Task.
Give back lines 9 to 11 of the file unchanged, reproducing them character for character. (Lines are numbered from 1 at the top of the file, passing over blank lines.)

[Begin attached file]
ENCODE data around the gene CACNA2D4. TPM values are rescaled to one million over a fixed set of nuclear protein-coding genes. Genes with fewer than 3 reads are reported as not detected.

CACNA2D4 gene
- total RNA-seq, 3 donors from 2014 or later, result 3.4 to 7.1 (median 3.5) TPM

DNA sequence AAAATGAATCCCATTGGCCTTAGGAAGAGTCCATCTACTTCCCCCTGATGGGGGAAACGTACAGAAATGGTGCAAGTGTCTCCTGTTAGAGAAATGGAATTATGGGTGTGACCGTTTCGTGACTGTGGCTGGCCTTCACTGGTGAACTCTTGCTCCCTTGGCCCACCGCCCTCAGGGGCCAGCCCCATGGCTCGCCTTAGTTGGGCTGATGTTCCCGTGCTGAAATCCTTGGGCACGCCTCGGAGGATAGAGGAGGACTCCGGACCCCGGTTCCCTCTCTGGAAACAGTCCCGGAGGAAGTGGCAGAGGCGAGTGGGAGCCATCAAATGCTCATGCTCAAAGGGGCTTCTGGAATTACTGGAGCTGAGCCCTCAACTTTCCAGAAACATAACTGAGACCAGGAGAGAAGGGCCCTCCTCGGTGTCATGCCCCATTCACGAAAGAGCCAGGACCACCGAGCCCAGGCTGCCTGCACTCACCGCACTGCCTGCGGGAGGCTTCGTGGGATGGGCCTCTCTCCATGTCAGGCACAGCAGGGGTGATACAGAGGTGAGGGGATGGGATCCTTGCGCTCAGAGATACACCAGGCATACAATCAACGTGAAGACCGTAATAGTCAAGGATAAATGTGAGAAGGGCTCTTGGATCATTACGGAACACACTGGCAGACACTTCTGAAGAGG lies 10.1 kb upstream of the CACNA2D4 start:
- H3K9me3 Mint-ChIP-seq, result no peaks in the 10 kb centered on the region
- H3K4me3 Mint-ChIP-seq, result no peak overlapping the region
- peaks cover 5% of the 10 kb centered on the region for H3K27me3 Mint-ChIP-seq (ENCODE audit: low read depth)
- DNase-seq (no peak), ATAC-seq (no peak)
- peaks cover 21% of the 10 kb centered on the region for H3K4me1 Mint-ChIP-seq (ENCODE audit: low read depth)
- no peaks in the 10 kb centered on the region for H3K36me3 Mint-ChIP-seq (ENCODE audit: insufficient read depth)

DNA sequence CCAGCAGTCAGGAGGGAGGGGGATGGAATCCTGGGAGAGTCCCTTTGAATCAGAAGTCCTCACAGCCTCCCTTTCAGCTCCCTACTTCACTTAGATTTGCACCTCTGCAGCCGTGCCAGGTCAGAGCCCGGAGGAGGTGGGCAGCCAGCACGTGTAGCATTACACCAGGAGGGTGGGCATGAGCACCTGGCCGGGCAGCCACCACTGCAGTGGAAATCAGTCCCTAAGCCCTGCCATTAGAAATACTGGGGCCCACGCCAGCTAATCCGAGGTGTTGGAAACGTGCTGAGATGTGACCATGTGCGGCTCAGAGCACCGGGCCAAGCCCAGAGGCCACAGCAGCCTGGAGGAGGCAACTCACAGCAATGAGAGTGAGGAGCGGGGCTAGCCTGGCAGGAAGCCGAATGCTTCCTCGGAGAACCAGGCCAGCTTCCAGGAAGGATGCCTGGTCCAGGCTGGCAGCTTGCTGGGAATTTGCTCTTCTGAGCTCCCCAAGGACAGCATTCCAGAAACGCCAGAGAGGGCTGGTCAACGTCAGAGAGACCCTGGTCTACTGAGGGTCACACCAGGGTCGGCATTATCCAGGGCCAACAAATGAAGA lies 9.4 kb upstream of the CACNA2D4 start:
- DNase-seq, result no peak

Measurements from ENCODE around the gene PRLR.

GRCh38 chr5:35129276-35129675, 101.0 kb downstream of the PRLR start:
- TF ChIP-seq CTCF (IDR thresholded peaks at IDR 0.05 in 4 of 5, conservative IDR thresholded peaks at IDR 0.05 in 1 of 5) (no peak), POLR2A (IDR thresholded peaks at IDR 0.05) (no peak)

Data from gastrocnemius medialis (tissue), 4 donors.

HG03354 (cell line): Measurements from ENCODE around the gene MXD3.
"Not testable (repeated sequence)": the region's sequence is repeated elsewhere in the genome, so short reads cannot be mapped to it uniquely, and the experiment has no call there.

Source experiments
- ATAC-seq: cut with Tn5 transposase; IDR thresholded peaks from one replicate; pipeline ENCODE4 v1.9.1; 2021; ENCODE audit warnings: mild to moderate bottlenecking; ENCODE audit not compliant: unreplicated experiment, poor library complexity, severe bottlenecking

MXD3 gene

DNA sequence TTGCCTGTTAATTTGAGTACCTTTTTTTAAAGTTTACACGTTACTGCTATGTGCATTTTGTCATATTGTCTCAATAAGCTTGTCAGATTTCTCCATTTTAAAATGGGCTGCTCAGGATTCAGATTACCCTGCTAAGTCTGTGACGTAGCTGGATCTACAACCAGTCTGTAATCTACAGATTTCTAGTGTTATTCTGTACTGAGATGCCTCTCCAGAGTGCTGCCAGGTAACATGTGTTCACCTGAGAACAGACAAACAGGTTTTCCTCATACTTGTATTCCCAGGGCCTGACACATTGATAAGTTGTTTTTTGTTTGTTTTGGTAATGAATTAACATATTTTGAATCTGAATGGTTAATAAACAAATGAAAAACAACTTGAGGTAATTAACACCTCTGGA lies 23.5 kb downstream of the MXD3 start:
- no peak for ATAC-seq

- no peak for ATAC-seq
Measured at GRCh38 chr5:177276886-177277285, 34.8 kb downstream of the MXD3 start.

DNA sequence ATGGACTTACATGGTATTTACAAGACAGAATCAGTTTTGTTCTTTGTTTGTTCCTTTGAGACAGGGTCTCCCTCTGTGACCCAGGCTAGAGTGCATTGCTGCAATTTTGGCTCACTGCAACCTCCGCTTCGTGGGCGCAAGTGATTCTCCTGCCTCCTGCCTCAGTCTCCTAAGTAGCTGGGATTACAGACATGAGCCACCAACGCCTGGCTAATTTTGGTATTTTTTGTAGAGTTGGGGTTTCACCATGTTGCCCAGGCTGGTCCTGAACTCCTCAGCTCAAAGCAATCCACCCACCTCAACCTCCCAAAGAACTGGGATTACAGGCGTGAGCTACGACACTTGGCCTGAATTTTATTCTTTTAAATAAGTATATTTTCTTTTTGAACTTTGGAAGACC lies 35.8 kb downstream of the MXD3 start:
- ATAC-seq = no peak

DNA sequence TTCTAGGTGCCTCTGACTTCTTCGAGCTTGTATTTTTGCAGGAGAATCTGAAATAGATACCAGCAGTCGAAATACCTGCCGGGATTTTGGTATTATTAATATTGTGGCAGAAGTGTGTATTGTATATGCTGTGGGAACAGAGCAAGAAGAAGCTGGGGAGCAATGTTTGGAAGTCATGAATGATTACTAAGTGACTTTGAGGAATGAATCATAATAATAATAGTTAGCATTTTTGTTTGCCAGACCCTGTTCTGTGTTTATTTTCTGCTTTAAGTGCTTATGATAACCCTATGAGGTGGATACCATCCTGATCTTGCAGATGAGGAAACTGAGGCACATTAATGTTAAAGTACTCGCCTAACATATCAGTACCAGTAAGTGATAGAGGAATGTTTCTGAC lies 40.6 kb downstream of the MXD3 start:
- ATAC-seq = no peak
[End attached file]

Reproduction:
- peaks cover 21% of the 10 kb centered on the region for H3K4me1 Mint-ChIP-seq (ENCODE audit: low read depth)
- no peaks in the 10 kb centered on the region for H3K36me3 Mint-ChIP-seq (ENCODE audit: insufficient read depth)

DNA sequence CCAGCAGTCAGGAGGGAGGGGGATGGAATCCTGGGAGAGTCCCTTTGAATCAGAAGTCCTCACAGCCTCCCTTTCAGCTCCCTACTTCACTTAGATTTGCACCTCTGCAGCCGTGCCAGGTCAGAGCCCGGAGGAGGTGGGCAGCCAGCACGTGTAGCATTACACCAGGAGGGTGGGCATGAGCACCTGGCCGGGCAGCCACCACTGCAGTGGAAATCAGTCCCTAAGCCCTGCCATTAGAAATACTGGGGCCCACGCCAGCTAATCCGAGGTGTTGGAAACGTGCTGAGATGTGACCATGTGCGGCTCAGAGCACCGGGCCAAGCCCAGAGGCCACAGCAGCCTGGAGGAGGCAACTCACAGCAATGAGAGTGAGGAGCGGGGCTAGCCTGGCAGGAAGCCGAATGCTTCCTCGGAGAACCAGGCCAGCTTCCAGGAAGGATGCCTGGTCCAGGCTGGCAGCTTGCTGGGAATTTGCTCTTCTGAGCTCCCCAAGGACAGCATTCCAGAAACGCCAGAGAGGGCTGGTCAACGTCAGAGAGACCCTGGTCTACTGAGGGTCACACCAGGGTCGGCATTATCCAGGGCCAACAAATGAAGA lies 9.4 kb upstream of the CACNA2D4 start: